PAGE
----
I understand what the little walking man means on the crosswalk light. I understand the red hand means that I should not cross. What does the flashing red hand mean? Get out of the crosswalk or you will be slapped? What about the flashing man? Is it just a bad pun for us urban dwellers? Or does it mean that I should feel ambivalent about needing to cross the street at all?

Why does the light on your car say, “Check Engine”? It should say, “Spend a lot of money to retrieve an obscure code from the car’s computer that means that your gas cap is loose”. It would be a more accurate warning, but probably wouldn’t fit on the dashboard. The real question is, "why don’t they simply invent a better gas cap?"

Lastly, I swear that every time I hear this warning on a television commercial, I have to wonder. What I really want to know is if I have an erection that lasts for more than four hours without taking any pills, do I still need to seek medical attention or can I just feel very proud of myself?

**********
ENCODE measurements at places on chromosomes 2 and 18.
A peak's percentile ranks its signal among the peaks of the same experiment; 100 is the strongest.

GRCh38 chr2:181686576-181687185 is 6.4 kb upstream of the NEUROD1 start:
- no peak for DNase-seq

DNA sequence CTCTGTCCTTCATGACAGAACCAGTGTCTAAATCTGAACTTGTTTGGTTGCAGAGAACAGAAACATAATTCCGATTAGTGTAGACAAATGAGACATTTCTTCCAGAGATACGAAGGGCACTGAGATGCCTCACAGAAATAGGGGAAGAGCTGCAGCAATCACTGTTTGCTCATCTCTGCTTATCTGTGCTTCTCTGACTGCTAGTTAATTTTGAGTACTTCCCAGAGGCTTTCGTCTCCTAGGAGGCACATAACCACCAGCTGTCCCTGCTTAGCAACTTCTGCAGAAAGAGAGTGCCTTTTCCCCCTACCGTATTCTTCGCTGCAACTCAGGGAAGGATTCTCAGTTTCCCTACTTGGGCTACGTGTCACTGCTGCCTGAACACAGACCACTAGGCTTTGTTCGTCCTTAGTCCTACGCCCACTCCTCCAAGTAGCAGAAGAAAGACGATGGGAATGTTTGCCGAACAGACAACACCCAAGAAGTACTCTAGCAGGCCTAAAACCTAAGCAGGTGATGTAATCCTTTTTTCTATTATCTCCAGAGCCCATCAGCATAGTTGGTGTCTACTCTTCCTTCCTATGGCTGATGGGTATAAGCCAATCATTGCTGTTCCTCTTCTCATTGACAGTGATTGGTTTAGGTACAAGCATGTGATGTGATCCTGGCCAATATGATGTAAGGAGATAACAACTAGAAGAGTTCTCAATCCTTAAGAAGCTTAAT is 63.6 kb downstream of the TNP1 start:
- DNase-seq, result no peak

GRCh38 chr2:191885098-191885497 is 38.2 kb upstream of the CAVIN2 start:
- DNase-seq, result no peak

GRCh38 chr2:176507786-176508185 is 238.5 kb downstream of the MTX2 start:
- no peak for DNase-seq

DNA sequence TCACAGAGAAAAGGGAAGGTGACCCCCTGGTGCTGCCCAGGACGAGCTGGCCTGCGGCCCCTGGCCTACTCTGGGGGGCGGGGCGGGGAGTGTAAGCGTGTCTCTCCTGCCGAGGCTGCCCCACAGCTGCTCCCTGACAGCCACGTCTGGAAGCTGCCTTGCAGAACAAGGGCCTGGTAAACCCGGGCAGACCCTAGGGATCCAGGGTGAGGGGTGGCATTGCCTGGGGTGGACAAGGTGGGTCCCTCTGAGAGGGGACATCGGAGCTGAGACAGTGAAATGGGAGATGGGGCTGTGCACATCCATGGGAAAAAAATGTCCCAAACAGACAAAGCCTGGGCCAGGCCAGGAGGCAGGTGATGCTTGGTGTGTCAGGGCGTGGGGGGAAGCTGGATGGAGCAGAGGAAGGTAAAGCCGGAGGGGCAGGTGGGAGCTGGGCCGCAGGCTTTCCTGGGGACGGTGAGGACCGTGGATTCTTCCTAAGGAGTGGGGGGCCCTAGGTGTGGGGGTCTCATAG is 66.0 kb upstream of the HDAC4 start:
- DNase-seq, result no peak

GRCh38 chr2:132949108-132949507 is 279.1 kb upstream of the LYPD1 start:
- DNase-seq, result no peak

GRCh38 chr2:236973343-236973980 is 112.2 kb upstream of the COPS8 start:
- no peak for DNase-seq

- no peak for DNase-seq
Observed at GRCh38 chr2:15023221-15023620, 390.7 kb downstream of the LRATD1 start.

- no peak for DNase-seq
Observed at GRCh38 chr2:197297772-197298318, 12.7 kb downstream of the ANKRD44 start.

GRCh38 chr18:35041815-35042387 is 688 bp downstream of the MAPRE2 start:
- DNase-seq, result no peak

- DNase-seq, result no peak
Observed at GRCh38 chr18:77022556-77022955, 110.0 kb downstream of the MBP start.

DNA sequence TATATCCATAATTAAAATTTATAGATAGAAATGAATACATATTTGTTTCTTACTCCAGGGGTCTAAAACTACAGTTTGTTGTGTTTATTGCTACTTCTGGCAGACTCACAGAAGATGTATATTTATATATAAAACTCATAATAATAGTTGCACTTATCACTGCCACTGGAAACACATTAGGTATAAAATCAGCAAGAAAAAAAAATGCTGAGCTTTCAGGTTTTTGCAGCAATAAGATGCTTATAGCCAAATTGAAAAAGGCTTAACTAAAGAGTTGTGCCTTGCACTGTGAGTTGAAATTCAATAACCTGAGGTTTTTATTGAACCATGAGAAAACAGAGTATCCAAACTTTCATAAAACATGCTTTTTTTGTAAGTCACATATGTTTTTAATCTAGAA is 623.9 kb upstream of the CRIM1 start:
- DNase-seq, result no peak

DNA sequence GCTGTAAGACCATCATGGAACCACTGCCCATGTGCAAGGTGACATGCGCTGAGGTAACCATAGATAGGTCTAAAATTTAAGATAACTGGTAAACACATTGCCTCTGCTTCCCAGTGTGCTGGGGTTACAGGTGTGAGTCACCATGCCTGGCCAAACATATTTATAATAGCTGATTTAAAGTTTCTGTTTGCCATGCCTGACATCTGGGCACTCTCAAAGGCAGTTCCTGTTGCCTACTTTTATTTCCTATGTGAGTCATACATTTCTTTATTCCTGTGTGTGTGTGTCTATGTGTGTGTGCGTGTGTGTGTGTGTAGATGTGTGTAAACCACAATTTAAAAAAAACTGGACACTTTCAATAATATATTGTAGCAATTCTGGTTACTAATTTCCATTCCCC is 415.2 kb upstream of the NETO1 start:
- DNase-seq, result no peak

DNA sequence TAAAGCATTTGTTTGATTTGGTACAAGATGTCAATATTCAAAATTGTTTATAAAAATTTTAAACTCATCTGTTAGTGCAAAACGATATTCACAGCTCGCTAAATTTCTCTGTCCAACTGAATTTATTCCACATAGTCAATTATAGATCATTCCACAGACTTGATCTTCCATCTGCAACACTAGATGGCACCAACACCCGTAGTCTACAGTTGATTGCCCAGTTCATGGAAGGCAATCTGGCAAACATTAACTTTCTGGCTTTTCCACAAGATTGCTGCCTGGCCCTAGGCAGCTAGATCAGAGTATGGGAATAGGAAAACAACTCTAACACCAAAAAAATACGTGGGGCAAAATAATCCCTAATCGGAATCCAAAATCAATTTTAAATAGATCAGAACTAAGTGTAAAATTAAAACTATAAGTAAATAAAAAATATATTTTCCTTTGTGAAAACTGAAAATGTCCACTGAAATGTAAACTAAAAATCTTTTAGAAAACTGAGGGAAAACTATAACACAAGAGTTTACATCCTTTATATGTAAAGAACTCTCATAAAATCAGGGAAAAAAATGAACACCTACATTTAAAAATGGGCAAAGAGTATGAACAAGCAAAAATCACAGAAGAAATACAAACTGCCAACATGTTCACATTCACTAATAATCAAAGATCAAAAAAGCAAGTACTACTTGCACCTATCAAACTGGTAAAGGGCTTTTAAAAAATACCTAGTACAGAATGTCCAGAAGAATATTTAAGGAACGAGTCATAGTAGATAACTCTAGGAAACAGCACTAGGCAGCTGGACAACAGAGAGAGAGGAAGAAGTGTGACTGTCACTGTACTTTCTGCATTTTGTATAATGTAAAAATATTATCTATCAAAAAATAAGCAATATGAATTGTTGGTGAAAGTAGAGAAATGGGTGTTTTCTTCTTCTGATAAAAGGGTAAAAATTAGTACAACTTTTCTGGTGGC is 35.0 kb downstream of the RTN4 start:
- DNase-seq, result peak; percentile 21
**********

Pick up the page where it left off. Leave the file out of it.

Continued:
While I’m on the subject, the “Terrorist Alert” was yellow today . . .

Monday, September 19, 2005

On getting paint on myself

It never fails. I cannot pick up a paintbrush without getting paint all over the back of my arms. I cannot come within fifty yards of a paint roller without getting a drip of paint in my hair. Stray paint droplets are drawn to me like iron filings to a magnet.

It is not that I am not careful. I try to put the maximum amount of paint on the wall while getting the minimum on myself. It just seems to work out the opposite way for me. Part of the problem is that I tend to go into a “zone” once I start working on a project. I start humming mindlessly and tunelessly. I get lost in the moment. Ergo, I have to spend many subsequent moments trying to wash all the paint off of my body. It never fails, no matter how long or thoroughly I may clean myself up; there is always some splotch of paint that doesn’t show up until I am getting dressed the next morning.